Sacramento daycares use COVID-era safety measures amid RSV spike

California is seeing an increase in child hospitalizations for Respiratory Syncytial Virus, or RSV, prompting parents to take steps in protecting their children. Meanwhile, people are taking steps to also protect themselves against COVID-19 and the flu. Despite the uptick, hospital systems like UC Davis and Kaiser Permanente said that unlike other hospitals in the state, they’re not overwhelmed and have the capacity to treat all their patients.”We’re seeing enough positive tests that we’ve pulled the trigger on the administration of monoclonal antibody access for those most at risk for severe RSV infections, such as prematurely born infants,” said Dr. Dean Blumberg, professor-in-chief of pediatric infectious diseases at UC Davis Children’s Hospital.The wave of children contracting the respiratory virus in the Golden State comes slower than what has been happening nationally in recent weeks.Data from the Centers for Disease Control and Prevention data show a three-week moving average of the virus since 2020, and both the antigen and the PCR positive tests are higher this time around than compared to last year when the peak was seen in December.Daycares in the Sacramento area have also seen children contract the disease, including Little Big Time Child Development Center. Alexis Castaneda, the school director, said they are sending children home with at-home COVID-19 tests if they show symptoms of being sick and in some cases ask for a doctor’s note to return to the center.KCRA 3 spoke to several Sacramento- area daycares over the phone and all of them said they are keeping certain pandemic safety measures in place.”We still do COVID protocols, so we take temperatures of everybody including staff as they enter the facility, and then we also do like clean pens, dirty pens so nobody has to double touch. We still have hand sanitizer, and face masks at the entrance,” said Castaneda.There are at-home antigen tests to detect RSV and PCR tests can be done with a medical provider.RSV common symptoms : FeverDry coughTirednessLess common RSV symptoms:Aches and painsSore throatDiarrheaConjunctivitisHeadacheLoss of taste or smella rash on the skin, or discoloration of fingers or toesSerious RSV symptoms:Difficulty breathing or shortness of breathChest pain or pressure eLoss of speech or movement

California is seeing an increase in child hospitalizations for Respiratory Syncytial Virus, or RSV, prompting parents to take steps in protecting their children. Meanwhile, people are taking steps to also protect themselves against COVID-19 and the flu.

Despite the uptick, hospital systems like UC Davis and Kaiser Permanente said that unlike other hospitals in the state, they’re not overwhelmed and have the capacity to treat all their patients.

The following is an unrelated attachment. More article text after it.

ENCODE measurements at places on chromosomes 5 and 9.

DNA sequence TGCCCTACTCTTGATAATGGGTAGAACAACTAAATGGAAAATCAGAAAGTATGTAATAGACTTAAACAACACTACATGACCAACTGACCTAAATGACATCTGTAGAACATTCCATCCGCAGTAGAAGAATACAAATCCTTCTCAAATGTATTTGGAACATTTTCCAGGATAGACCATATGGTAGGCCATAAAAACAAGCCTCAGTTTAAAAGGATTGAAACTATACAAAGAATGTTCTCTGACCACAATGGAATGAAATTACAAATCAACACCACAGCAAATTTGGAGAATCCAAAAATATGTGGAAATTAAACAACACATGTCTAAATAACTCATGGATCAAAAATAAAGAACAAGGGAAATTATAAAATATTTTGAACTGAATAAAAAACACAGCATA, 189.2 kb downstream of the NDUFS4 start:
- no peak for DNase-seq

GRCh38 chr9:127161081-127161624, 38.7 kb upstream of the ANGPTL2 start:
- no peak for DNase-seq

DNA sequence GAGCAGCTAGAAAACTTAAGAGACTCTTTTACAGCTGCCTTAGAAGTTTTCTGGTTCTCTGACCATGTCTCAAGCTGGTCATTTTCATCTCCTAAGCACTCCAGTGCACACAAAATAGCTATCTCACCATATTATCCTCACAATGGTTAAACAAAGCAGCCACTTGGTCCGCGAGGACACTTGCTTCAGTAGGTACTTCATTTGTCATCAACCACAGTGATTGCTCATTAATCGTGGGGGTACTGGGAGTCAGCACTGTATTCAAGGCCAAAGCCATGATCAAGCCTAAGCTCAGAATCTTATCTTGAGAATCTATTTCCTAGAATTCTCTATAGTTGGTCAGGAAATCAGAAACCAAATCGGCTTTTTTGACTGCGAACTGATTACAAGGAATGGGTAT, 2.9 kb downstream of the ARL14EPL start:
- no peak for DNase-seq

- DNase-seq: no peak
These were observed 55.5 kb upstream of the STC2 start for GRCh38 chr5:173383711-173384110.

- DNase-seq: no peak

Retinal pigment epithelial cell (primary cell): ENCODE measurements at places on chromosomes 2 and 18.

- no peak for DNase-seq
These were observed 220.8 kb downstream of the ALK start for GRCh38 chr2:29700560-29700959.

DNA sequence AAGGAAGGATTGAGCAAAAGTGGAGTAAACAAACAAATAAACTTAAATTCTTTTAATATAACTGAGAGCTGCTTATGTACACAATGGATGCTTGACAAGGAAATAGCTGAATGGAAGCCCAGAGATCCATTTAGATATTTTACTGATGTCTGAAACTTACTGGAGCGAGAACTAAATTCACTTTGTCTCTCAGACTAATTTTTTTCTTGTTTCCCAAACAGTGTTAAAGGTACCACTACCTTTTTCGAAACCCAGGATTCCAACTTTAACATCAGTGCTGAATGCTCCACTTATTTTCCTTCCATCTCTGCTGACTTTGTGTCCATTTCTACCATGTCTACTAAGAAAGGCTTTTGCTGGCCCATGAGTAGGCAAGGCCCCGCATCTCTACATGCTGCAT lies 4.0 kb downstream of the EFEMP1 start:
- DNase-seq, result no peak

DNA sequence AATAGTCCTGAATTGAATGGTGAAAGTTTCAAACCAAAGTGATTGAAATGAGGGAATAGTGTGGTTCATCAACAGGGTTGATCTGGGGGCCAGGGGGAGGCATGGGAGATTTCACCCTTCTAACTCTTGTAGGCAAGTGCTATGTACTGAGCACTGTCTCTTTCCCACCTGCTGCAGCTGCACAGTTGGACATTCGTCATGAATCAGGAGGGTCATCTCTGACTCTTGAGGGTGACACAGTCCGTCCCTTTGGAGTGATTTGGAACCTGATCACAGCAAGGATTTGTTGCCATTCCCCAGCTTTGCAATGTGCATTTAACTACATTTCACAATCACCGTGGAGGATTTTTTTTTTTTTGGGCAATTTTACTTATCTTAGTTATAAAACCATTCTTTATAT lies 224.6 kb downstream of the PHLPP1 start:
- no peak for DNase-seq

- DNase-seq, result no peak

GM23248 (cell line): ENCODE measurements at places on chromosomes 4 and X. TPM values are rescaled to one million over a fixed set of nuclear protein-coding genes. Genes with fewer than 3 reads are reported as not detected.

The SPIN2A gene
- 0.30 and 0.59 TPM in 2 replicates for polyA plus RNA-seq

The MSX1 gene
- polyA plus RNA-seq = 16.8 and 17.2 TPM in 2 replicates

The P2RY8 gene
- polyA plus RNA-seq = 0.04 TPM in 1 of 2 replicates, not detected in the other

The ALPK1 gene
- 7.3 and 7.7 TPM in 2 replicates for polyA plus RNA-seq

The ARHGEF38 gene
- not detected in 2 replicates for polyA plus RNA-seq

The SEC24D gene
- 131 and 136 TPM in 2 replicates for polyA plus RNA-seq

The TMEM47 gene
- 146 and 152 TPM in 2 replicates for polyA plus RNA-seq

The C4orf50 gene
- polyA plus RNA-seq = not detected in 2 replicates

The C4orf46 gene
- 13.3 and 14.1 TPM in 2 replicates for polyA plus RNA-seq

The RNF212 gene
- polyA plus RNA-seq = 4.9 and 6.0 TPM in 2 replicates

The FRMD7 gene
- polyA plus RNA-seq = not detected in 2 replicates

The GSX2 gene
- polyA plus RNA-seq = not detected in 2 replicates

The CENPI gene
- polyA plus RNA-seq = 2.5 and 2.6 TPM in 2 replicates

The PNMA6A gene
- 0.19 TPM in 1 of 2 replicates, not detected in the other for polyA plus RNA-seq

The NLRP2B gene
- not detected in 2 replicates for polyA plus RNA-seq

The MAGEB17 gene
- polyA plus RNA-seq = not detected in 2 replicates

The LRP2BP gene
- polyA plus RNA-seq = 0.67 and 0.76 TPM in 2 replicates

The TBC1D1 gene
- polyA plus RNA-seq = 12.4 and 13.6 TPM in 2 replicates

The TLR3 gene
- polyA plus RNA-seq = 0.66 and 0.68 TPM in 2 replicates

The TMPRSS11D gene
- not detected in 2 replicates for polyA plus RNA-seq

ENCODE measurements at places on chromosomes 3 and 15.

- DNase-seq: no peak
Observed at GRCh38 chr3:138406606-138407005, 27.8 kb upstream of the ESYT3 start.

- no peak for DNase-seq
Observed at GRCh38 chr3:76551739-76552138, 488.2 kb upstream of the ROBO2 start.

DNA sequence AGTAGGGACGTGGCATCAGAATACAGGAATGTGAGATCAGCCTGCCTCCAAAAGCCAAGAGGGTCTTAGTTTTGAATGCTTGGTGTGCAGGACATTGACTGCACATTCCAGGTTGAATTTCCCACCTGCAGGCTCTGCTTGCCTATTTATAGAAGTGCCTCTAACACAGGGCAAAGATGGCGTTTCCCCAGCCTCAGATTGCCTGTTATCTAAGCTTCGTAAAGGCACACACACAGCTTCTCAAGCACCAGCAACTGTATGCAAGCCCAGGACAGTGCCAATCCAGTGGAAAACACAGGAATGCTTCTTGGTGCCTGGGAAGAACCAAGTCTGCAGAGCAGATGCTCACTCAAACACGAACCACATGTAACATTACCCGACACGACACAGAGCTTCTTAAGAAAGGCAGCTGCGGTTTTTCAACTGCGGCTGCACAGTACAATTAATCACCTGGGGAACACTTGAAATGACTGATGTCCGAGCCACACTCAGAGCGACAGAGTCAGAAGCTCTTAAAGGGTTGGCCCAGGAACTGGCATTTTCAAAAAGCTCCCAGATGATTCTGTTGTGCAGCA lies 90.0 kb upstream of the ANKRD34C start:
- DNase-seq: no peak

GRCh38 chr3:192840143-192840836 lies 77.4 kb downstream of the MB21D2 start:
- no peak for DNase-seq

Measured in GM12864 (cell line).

“We’re seeing enough positive tests that we’ve pulled the trigger on the administration of monoclonal antibody access for those most at risk for severe RSV infections, such as prematurely born infants,” said Dr. Dean Blumberg, professor-in-chief of pediatric infectious diseases at UC Davis Children’s Hospital.

The wave of children contracting the respiratory virus in the Golden State comes slower than what has been happening nationally in recent weeks.

Data from the Centers for Disease Control and Prevention data show a three-week moving average of the virus since 2020, and both the antigen and the PCR positive tests are higher this time around than compared to last year when the peak was seen in December.

Daycares in the Sacramento area have also seen children contract the disease, including Little Big Time Child Development Center. Alexis Castaneda, the school director, said they are sending children home with at-home COVID-19 tests if they show symptoms of being sick and in some cases ask for a doctor’s note to return to the center.

KCRA 3 spoke to several Sacramento-area daycares over the phone and all of them said they are keeping certain pandemic safety measures in place.

“We still do COVID protocols, so we take temperatures of everybody including staff as they enter the facility, and then we also do like clean pens, dirty pens so nobody has to double touch. We still have hand sanitizer, and face masks at the entrance,” said Castaneda.

There are at-home antigen tests to detect RSV and PCR tests can be done with a medical provider.

RSV common symptoms:

Less common RSV symptoms:

  • Aches and pains
  • Sore Throat
  • diarrhea
  • conjunctivitis
  • headache
  • Loss of taste or smell
  • a rash on the skin, or discoloration of fingers or toes

Serious RSV symptoms:

  • Difficulty breathing or shortness of breath
  • Chest pain or pressure
  • Loss of speech or movement

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